A study of the original meaning of “give up ru (儒) to engage in gu (贾)”: reflection on businessmen’s social status and the relationship between intellectuals and businessmen in the Ming and Qing dynasties

LIANG Renzhi1

(1.School of History & Society, Anhui Normal University)

【Abstract】"Give up ru (儒) to engage in gu (贾)” was an important topic in the discussion of the relationship between businessmen and intellectuals in the Ming and Qing dynasties. Some scholars regarded those who “give up ru (儒)” as Confucian intellectuals, regarding the practice of “give up ru (儒) to engage in gu (贾)” as the starting point of or the basis for the improvement of the social status of businessmen and the argument of the fusion of intellectuals and businessmen in the Ming and Qing dynasties, and then put forth the so-called “new four-graded people theory” and "the theory of the fusion of intellectuals and businessmen.” After a research on the original meaning of “give up ru (儒) to engage in gu (贾),” this paper arrives at conclusions below: First, “ru (儒)”refers to intellectuals’ imperial civil examination rather than “intellectuals” among “four grades.” Second, the occurrence of the behavior of “give up ru (儒)” is not necessarily linked with the level of Confucians, that is, those that “gave up ru (儒)” were not necessarily Confucians or intellectuals. Third, “give up ru (儒)” did not necessarily mean “engage in business.” Therefore, there was not a necessarily causal relationship between the trend of “give up ru (儒) to engage in gu (贾)” with the improvement of the social status of businessmen, and the fusion of intellectuals and businessmen in the Ming and Qing dynasties. In this sense, it seems necessary to make a further summary and discussion of the “new four-graded people theory” and the theory of “the fusion of intellectuals and businessmen.”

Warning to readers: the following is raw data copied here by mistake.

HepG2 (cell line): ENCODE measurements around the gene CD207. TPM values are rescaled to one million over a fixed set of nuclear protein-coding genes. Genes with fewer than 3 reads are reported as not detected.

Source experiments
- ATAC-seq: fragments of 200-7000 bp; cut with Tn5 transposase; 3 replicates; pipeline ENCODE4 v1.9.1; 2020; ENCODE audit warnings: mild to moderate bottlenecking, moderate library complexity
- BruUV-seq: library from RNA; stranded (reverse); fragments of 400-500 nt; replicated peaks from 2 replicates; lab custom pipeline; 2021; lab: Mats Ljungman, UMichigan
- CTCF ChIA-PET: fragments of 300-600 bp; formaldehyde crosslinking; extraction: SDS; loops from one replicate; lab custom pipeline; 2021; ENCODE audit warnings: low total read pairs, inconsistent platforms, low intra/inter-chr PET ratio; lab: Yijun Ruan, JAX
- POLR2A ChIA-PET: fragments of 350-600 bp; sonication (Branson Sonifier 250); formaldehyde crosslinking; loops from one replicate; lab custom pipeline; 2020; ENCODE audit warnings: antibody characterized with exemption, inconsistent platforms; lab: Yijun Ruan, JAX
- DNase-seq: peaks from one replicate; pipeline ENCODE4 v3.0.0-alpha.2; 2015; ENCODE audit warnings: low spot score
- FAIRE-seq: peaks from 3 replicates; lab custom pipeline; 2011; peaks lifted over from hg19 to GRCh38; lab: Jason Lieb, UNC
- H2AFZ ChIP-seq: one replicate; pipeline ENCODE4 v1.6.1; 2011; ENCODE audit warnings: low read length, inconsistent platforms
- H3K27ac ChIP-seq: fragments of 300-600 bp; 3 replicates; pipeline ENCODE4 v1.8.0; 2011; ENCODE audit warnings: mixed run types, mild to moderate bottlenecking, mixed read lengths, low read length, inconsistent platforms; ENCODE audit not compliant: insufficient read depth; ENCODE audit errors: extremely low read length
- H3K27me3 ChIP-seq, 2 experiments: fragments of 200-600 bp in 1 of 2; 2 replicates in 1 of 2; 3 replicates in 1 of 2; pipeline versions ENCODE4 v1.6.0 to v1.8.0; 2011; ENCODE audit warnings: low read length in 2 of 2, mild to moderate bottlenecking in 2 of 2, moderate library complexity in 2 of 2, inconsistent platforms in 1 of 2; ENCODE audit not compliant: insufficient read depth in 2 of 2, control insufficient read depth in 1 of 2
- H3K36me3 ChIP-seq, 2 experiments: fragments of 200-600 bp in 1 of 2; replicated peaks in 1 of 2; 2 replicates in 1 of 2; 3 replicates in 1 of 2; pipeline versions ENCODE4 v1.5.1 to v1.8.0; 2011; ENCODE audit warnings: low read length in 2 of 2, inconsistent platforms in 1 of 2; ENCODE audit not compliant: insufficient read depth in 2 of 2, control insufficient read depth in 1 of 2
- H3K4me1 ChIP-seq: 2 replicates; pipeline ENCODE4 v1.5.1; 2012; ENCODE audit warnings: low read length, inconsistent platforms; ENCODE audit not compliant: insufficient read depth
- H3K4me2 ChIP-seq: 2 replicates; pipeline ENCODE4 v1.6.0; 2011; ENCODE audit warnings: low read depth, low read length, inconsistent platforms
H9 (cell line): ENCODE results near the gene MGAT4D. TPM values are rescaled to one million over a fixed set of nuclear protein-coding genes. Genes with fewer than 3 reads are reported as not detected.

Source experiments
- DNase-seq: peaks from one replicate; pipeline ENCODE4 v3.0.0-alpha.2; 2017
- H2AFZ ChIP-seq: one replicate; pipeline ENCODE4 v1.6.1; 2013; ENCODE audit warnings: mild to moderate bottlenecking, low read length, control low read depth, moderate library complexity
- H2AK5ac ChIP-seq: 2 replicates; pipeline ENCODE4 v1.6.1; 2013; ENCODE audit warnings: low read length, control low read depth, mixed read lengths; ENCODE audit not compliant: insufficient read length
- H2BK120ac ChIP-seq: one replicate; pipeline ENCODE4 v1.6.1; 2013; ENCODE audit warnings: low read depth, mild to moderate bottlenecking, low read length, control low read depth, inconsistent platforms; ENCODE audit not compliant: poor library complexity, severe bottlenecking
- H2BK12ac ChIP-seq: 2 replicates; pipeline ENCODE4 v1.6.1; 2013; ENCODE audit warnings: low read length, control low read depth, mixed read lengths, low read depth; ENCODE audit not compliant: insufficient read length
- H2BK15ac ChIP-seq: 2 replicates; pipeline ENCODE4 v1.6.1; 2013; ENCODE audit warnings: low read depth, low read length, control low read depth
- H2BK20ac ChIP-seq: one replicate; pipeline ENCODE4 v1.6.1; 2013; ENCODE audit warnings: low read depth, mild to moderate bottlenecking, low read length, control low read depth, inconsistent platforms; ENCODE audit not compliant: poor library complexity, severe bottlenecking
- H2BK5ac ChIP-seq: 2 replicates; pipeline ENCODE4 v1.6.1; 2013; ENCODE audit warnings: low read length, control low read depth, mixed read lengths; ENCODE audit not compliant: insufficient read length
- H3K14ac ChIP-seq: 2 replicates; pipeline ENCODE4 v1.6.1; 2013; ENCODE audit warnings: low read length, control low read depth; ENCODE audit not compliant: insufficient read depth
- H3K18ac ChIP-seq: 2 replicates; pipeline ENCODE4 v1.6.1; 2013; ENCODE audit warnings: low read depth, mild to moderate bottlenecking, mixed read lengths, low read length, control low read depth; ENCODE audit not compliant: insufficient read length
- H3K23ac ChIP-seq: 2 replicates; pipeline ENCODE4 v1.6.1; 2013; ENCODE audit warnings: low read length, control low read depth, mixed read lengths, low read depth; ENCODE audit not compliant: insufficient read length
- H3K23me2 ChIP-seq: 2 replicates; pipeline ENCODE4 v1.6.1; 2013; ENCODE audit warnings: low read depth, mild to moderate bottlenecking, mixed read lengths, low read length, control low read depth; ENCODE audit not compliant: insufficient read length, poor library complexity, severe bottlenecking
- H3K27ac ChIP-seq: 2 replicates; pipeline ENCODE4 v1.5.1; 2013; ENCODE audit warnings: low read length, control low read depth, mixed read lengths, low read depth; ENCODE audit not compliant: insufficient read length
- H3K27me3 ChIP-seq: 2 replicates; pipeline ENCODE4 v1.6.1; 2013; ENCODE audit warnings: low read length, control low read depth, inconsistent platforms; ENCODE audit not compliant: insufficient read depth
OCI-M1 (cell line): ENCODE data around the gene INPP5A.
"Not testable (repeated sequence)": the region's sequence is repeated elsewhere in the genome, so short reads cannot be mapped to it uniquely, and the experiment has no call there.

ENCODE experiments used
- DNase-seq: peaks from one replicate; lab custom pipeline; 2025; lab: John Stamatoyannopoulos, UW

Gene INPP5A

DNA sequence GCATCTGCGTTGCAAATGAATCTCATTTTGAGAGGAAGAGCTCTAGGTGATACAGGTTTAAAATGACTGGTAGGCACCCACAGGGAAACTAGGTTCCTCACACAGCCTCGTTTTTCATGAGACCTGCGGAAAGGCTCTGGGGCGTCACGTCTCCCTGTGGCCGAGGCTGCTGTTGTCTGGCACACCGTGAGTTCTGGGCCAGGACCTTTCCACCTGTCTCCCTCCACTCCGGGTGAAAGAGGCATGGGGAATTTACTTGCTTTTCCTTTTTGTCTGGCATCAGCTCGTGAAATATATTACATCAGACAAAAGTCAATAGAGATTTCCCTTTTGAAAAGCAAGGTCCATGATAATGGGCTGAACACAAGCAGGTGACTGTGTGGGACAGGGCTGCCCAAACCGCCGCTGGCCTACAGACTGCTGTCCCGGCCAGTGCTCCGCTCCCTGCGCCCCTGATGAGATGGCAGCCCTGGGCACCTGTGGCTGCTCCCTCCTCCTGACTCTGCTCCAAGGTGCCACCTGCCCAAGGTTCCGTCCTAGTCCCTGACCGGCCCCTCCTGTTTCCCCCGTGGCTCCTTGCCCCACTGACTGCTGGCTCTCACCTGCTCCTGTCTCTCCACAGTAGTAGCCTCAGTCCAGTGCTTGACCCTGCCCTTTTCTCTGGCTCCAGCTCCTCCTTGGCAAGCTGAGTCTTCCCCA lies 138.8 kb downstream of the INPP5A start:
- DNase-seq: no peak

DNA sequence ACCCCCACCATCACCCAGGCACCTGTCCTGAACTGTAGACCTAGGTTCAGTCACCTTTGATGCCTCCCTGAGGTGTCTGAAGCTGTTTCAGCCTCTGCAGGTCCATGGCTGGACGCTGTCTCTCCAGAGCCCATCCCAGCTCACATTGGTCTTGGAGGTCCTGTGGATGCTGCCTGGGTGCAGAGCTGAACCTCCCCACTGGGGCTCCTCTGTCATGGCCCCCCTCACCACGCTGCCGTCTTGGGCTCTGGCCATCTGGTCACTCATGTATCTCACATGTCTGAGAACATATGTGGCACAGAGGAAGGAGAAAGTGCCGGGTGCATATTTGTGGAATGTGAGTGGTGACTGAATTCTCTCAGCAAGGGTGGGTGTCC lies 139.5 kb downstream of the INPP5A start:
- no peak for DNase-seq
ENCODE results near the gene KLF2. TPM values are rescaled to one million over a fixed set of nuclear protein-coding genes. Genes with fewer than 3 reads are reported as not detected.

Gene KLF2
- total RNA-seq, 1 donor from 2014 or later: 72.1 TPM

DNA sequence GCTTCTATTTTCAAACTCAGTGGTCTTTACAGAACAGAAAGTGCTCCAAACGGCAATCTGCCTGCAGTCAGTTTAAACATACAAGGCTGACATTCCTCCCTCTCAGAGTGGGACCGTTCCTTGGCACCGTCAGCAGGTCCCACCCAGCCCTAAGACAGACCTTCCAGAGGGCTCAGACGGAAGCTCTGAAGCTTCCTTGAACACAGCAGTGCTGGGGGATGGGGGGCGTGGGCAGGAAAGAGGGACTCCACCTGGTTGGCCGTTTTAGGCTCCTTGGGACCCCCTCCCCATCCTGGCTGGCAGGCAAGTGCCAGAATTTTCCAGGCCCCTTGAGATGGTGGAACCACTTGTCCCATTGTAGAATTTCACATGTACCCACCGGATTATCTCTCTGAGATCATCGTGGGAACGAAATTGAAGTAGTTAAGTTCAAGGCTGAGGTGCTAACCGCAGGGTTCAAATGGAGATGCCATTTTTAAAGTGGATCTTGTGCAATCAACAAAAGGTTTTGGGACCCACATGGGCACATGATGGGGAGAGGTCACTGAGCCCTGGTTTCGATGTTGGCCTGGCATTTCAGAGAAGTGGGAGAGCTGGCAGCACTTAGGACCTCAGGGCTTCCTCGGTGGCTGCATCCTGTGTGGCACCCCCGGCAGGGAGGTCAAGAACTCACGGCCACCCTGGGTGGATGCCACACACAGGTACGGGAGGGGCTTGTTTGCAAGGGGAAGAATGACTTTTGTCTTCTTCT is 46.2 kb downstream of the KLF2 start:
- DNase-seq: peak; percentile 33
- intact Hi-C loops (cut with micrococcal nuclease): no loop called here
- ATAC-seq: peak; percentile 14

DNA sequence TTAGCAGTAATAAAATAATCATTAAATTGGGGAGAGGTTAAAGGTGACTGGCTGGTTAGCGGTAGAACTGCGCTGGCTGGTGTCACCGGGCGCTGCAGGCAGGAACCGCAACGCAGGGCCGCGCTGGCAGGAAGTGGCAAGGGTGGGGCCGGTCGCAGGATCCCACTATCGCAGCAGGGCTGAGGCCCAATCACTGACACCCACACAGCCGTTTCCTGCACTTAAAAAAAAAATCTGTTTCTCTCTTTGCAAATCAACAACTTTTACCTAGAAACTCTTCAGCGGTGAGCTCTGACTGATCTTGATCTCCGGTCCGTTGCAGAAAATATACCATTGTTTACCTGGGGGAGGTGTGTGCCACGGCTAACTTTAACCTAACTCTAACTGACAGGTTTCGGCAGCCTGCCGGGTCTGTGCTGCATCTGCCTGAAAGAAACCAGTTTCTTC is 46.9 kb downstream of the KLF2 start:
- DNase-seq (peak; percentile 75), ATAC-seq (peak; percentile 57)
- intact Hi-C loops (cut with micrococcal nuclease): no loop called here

【Keywords】 “give up ru (儒) to engage in gu (贾)”; Ming and Qing dynasties; businessmen; relationship between businessmen and intellectuals;

【DOI】

【Funds】 Major Project of National Social Science Fund of China (13&ZD088)

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    [1]. ① Yu Yingshi, when discussing Wang Yangming’s related ideas, first put forth the concept of “new four-graded people theory” and made a systematic exposition. Wang Yajun discussed the “new four–graded people theory” of Huizhou businessmen. See Yu, Y. The Spirit of Chinese Businessmen, in On Religious Ethics and Businessmen’ s Spirit in Modern China (中国近世宗教伦理与商人精神). Taipei: Lianjing Publishing Company, 104–121 (1987); Wang, Y. Research on Lawsuits of Huizhou Businessmen in the Ming and Qing Dynasties (明清徽商的诉讼研究). Hefei: Anhui University Press, 21–29 (2013). For the research on the issue of “fusion of intellectuals and businessmen,” see Tan, T. Journal of Hubei Normal University (湖北师范学院学报), (1) (1990); Han, J. A Study on Huizhou Literature in the Ming Dynasty (明代徽州文学研究). Shanghai: Fudan University Press, 146–147 (2006). [^Back]

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    [3]. ② Yu, Y. Confucian Ethics and Businessmen’s Spirit, in Collected Works of Yu Yingshi (余英时文集), Vol. 3, Guilin: Guangxi Normal University Press, 166 (2004). [^Back]

    [4]. ③ See Zhang, H. Researches in Chinese Economic History (中国经济史研究), (4) (2005); Li, H. & Sui, X. Journal of Ningbo University (宁波大学学报), (1) (2007); Li, Z. Journal of Chongqing University of Science & Technology (重庆科技大学学报), (5) (2012). [^Back]